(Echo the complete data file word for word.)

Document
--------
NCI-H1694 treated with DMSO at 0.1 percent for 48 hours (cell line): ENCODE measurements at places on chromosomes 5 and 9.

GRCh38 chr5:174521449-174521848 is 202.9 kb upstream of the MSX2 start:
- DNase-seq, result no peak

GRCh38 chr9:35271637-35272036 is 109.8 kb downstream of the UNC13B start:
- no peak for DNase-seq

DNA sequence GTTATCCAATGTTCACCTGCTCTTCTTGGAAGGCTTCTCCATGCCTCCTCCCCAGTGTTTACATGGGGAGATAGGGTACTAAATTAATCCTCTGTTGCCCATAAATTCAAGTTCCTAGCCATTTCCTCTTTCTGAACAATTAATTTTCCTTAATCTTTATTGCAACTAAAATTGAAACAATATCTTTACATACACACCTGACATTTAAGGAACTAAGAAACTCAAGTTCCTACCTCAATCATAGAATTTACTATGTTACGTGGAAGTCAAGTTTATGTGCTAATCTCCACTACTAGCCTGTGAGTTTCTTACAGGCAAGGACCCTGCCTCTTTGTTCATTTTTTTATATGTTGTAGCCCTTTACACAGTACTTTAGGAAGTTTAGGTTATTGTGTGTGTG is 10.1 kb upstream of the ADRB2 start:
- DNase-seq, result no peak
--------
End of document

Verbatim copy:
NCI-H1694 treated with DMSO at 0.1 percent for 48 hours (cell line): ENCODE measurements at places on chromosomes 5 and 9.

GRCh38 chr5:174521449-174521848 is 202.9 kb upstream of the MSX2 start:
- DNase-seq, result no peak

GRCh38 chr9:35271637-35272036 is 109.8 kb downstream of the UNC13B start:
- no peak for DNase-seq

DNA sequence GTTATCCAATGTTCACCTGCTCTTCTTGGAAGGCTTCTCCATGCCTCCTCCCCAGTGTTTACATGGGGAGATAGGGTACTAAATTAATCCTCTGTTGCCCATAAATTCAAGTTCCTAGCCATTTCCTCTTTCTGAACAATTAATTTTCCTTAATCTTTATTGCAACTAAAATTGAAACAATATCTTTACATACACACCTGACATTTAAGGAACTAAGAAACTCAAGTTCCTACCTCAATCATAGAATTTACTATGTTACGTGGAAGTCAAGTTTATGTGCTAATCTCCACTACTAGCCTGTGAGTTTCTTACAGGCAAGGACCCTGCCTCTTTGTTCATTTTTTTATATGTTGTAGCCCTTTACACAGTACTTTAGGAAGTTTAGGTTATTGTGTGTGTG is 10.1 kb upstream of the ADRB2 start:
- DNase-seq, result no peak